Doctor of Philosophy (PhD)
Physics and Astronomy
We present a study of key aspects of the evolution of binary stars with emphasis on binaries consisting of two white dwarf stars. The evolution of such systems is driven by the loss of angular momentum by gravitational wave radiation. Effects like mass transfer and other modes of angular momentum loss and redistribution influence the evolutionary fate of the binary, and can lead to a merger, the tidal disruption of one of the components or its survival as a long-lived AM Canum Venaticorum (AM CVn) type system. Our study takes into account some of these effects; like mass loss, tides, accretion disk formation and direct impact accretion. We find that under some circumstances, the tidal coupling between the spin of the components and the orbit of the binary leads to oscillations in the orbital separation and the mass transfer rate. We also find that as compared to previous studies, a larger fraction of the systems should survive to form AM CVn type systems. We also consider systems in which the mass transfer rate exceeds the critical Eddington rate, leading to mass loss from the system. It is possible that some of the lost mass settles into a disk around the binary to form a circumbinary disk. In the second part of the thesis, we present a toy model for disks in general, and find that the coupling of such a circumbinary disk to the binary has a destabilizing effect on the binary.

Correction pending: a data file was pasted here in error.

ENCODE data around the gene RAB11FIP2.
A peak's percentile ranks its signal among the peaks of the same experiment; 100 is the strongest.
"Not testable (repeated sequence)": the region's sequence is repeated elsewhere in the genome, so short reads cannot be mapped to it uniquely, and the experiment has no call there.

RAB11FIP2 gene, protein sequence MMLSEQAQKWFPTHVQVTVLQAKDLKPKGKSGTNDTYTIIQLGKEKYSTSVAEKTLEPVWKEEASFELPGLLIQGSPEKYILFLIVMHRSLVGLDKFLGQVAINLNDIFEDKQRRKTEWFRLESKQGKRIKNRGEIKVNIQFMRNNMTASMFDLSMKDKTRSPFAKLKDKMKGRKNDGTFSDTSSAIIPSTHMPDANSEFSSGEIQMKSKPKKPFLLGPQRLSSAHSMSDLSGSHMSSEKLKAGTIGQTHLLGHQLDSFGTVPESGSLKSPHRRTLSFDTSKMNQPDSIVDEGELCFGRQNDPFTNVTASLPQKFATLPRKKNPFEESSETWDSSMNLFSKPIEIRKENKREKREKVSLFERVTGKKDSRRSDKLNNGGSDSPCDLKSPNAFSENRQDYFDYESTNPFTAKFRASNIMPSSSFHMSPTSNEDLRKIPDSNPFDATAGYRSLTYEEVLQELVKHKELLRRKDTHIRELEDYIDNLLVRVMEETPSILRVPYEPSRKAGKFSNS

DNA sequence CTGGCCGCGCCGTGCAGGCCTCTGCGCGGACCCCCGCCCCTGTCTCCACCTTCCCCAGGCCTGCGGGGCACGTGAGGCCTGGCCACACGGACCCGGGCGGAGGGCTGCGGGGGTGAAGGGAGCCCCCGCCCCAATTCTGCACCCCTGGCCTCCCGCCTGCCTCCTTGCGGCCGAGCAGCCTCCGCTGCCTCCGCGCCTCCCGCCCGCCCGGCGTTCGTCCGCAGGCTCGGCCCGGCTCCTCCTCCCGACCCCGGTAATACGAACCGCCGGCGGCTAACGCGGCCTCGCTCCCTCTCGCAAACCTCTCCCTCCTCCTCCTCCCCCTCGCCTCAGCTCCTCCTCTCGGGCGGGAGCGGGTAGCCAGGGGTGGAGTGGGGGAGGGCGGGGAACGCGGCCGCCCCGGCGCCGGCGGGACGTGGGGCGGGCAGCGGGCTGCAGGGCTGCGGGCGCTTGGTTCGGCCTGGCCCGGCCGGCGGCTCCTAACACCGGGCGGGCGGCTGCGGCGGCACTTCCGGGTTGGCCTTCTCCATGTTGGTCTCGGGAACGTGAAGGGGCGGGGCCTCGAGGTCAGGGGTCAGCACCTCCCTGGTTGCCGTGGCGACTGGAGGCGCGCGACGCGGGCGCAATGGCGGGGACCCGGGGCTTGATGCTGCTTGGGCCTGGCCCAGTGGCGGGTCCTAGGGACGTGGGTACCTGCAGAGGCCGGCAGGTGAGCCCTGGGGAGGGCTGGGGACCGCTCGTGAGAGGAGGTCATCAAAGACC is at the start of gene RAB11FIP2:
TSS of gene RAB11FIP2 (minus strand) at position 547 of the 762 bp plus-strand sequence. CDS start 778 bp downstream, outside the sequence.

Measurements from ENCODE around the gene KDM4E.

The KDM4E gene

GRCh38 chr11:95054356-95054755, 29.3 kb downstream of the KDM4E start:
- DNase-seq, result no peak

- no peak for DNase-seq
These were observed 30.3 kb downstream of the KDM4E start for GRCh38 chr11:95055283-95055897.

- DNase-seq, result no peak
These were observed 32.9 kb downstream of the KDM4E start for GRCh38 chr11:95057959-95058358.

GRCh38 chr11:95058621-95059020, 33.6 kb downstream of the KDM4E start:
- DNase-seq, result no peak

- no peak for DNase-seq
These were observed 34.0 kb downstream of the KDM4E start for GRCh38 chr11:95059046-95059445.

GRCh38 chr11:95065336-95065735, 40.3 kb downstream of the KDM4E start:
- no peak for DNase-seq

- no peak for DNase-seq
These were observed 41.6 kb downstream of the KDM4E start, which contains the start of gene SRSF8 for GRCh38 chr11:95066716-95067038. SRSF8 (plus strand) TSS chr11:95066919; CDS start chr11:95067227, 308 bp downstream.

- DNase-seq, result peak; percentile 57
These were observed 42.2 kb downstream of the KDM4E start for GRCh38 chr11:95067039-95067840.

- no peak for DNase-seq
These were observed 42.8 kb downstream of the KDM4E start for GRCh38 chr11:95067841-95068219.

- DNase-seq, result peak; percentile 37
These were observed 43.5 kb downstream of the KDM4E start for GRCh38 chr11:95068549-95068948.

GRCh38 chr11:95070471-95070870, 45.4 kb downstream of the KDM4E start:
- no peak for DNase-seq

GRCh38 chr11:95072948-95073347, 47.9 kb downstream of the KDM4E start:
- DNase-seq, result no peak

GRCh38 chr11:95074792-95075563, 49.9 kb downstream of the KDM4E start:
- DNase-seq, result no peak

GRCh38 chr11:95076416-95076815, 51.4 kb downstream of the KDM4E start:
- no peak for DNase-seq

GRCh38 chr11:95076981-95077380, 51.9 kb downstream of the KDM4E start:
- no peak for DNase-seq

Document Availability at the Time of Submission
Release the entire work immediately for access worldwide.
Gokhale, Vayujeet, "Mass transfer and evolution of compact binary stars" (2007). LSU Doctoral Dissertations. 2969.